How a crowdfunded Malaysian film on racial tensions became a runaway hit

Minderjeet Kaur
Kuala Lumpur
How a crowdfunded Malaysian film on racial tensions became a runaway hit A still photo from the Cantonese-language Malaysian film “Pendatang,” which premiered on YouTube on Dec. 21 and was viewed more than half a million times within a week.
[Eddy Izuwan Musa/via Facebook/Kuman Pictures]

Malaysia’s first crowdfunded feature film, which deals with racial tensions in the multiethnic nation, has become a runaway hit, amassing more than half a million views within a week of its release via social media.

Released on YouTube on Dec. 21, “Pendatang,” a thriller set in a nightmarish future, has won praise for addressing a touchy subject for Malaysia in an open and innovative way, and without coy allusions or an inane plot.

That was possible because a release on YouTube spared the film from the censors’ axe and allowed it to explore the consequences of unchecked racism, a timely subject and one many Malaysians are uncomfortable with.

Not bad for a small-budget feature film. It cost 419,828 ringgit (U.S. $91,300) to make and was financed through crowdfunding, where cash was raised through numerous small amounts of money given by the public mostly over the internet.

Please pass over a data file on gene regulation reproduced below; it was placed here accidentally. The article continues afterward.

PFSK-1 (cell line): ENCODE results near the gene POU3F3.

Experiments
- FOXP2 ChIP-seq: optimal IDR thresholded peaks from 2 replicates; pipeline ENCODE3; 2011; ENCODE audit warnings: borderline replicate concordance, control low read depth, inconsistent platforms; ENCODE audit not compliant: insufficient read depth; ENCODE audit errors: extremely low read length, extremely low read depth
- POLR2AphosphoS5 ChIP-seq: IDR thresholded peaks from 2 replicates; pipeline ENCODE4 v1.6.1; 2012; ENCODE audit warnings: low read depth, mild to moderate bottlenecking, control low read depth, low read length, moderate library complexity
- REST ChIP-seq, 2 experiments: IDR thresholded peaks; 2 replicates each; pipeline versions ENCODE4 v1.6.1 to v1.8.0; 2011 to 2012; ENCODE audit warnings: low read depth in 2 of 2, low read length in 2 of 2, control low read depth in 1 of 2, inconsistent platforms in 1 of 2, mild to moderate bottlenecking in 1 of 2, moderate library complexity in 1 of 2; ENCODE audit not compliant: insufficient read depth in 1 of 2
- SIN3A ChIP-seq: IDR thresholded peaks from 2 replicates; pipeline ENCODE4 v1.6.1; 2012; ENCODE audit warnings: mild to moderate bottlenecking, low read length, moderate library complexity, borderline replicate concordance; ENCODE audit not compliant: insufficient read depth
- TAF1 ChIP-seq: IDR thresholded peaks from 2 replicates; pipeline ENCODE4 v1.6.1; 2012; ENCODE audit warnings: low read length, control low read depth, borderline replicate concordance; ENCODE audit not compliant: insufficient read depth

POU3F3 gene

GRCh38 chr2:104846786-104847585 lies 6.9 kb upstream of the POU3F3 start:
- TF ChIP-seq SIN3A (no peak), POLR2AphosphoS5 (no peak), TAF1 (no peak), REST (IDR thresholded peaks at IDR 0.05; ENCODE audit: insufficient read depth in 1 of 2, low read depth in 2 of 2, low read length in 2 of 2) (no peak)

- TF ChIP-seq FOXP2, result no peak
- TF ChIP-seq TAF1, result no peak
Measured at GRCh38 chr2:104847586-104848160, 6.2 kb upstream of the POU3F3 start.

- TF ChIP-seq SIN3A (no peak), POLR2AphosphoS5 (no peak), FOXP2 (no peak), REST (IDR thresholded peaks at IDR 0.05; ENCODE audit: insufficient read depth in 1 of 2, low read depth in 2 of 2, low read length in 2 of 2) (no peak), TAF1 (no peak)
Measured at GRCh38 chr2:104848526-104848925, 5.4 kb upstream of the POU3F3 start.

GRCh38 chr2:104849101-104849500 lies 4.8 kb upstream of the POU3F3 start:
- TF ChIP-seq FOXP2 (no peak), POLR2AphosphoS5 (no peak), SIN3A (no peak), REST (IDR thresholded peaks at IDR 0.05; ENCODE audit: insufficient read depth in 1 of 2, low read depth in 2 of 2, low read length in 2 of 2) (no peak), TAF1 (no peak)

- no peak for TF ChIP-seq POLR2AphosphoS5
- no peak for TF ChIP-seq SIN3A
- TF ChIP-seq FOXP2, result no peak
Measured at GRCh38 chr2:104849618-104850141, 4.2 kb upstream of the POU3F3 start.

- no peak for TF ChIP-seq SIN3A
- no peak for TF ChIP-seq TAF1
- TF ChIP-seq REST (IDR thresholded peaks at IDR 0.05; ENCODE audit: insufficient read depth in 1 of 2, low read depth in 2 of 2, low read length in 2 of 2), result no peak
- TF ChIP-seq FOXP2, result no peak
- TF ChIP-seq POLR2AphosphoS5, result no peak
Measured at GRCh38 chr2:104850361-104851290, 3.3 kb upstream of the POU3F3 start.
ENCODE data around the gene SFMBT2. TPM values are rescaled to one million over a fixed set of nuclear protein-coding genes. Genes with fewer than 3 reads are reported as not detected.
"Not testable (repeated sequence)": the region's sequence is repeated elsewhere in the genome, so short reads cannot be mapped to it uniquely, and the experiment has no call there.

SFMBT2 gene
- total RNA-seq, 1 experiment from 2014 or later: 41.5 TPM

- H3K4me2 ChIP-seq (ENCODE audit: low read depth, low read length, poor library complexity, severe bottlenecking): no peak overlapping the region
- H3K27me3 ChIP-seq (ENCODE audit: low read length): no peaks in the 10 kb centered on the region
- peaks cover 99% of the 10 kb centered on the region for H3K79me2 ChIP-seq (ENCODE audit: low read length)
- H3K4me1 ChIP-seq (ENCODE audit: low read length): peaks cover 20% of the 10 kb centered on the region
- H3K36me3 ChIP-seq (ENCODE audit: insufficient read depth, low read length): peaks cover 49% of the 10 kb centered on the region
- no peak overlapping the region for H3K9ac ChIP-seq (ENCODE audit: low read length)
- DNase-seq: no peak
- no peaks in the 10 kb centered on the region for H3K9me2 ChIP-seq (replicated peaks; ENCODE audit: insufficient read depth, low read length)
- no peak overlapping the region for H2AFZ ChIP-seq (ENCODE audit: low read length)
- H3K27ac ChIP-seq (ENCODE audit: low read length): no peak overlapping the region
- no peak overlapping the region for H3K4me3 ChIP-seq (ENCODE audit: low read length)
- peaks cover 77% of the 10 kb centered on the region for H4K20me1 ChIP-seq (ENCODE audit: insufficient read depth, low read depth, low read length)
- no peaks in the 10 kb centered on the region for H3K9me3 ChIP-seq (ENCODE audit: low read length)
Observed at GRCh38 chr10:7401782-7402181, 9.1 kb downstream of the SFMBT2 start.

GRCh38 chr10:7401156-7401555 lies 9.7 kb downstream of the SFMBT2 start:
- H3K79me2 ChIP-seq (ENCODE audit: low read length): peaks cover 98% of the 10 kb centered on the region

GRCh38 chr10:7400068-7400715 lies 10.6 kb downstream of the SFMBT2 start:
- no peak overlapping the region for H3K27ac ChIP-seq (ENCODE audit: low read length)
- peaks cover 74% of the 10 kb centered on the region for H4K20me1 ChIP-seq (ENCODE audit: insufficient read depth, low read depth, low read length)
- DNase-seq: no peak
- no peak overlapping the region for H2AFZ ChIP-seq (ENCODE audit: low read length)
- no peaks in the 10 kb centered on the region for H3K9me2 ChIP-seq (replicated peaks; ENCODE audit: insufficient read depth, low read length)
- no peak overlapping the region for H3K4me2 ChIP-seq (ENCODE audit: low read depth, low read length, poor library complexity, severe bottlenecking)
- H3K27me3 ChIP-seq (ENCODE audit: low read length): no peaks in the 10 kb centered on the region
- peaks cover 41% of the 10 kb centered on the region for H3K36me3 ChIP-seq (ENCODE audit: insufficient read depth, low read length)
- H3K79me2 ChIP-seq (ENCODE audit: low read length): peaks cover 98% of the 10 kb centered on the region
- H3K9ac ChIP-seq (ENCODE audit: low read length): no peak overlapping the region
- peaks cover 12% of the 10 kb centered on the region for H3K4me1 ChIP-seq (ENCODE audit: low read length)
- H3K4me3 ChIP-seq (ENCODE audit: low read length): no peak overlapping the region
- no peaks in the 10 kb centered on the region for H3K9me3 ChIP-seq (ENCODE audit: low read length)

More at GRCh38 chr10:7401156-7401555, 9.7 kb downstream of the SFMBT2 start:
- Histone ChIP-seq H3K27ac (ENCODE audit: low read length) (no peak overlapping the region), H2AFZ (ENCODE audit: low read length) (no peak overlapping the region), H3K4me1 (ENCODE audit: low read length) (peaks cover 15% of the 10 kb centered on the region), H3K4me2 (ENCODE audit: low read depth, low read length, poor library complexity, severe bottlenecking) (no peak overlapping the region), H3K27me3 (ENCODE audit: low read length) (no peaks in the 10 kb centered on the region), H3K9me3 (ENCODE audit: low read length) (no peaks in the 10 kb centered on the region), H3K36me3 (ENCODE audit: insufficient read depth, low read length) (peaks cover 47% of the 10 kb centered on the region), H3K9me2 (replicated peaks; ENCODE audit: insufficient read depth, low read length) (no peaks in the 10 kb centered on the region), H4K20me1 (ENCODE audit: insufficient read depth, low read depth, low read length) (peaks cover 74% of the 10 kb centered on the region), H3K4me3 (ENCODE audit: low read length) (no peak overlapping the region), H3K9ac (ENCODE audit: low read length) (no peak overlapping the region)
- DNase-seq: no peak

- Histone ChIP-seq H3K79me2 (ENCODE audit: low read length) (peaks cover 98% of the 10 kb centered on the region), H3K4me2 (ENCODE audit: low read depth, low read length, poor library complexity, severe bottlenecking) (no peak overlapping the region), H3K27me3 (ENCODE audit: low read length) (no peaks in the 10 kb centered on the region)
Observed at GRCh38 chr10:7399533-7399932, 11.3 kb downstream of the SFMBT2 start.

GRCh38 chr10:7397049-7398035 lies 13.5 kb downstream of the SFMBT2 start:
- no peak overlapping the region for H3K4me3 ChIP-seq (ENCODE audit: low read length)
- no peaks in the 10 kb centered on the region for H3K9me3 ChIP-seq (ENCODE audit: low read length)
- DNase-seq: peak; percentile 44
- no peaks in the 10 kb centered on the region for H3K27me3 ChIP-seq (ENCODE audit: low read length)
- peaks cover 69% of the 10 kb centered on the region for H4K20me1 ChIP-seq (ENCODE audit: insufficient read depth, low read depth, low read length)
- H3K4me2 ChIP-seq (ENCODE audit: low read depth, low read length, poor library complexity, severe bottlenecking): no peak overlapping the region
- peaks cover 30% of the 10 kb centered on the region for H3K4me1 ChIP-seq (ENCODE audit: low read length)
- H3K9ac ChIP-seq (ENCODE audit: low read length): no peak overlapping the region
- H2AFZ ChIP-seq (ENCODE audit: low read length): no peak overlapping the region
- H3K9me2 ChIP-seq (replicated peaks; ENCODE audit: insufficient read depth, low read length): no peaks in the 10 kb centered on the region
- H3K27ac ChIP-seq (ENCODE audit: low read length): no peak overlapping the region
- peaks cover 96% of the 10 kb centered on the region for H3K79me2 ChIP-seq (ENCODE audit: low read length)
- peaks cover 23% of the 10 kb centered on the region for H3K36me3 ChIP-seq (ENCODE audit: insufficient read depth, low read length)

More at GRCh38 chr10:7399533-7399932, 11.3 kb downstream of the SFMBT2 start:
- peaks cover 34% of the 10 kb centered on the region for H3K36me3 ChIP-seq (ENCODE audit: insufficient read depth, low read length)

Amir Muhammad, the producer of “Pendatang,” realized that making the film true to the script would be difficult to do, he said, “because there would be censorship problems” due to its main premise – race. 

From the start, the film isn’t timid about that topic.

“The tension is maintained throughout [the script]. Right from the first scene,” Amir said on his YouTube channel Kuman Pictures.

“The story is very strong, about a dystopian Malaysia where by law different races cannot mix with one another. You [absolutely] cannot be in the same house,” he said, about the Cantonese-language film written by Lim Boon Siang and directed by Ng Ken Kin.

The Malaysian government has a history of censoring films and books about race, out of concern for inflaming racial tensions. Government actions such as outright bans on books or deletions of scenes from films water them down and render them unwatchable, according to critics.

As one film reviewer online said, Malaysia is “the country where movies go to die.”

“Pendatang” producer Amir Muhammad is seen in an undated photograph posted on the website of his production company. [Via Facebook/Kuman Pictures]

Under such circumstances, making “Pendatang” for release in theaters or local paid television was pointless, Amir said.